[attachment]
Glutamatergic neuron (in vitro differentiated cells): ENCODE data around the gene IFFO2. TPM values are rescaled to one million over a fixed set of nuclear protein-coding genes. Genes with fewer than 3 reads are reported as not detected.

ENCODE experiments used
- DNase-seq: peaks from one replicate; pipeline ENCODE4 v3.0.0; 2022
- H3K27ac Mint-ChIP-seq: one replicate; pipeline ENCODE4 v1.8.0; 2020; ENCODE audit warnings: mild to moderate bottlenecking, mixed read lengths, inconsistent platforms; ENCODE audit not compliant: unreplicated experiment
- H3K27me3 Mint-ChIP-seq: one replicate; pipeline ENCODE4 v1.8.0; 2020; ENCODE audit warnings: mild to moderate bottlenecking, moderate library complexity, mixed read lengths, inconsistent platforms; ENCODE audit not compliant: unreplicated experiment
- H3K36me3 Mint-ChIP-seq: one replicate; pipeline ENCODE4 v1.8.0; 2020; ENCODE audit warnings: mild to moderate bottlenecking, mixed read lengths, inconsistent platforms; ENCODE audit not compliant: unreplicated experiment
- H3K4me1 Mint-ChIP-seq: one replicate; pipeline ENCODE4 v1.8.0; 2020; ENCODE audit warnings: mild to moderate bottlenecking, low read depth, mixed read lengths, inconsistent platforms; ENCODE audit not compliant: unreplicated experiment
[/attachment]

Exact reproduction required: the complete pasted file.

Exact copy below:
Glutamatergic neuron (in vitro differentiated cells): ENCODE data around the gene IFFO2. TPM values are rescaled to one million over a fixed set of nuclear protein-coding genes. Genes with fewer than 3 reads are reported as not detected.

ENCODE experiments used
- DNase-seq: peaks from one replicate; pipeline ENCODE4 v3.0.0; 2022
- H3K27ac Mint-ChIP-seq: one replicate; pipeline ENCODE4 v1.8.0; 2020; ENCODE audit warnings: mild to moderate bottlenecking, mixed read lengths, inconsistent platforms; ENCODE audit not compliant: unreplicated experiment
- H3K27me3 Mint-ChIP-seq: one replicate; pipeline ENCODE4 v1.8.0; 2020; ENCODE audit warnings: mild to moderate bottlenecking, moderate library complexity, mixed read lengths, inconsistent platforms; ENCODE audit not compliant: unreplicated experiment
- H3K36me3 Mint-ChIP-seq: one replicate; pipeline ENCODE4 v1.8.0; 2020; ENCODE audit warnings: mild to moderate bottlenecking, mixed read lengths, inconsistent platforms; ENCODE audit not compliant: unreplicated experiment
- H3K4me1 Mint-ChIP-seq: one replicate; pipeline ENCODE4 v1.8.0; 2020; ENCODE audit warnings: mild to moderate bottlenecking, low read depth, mixed read lengths, inconsistent platforms; ENCODE audit not compliant: unreplicated experiment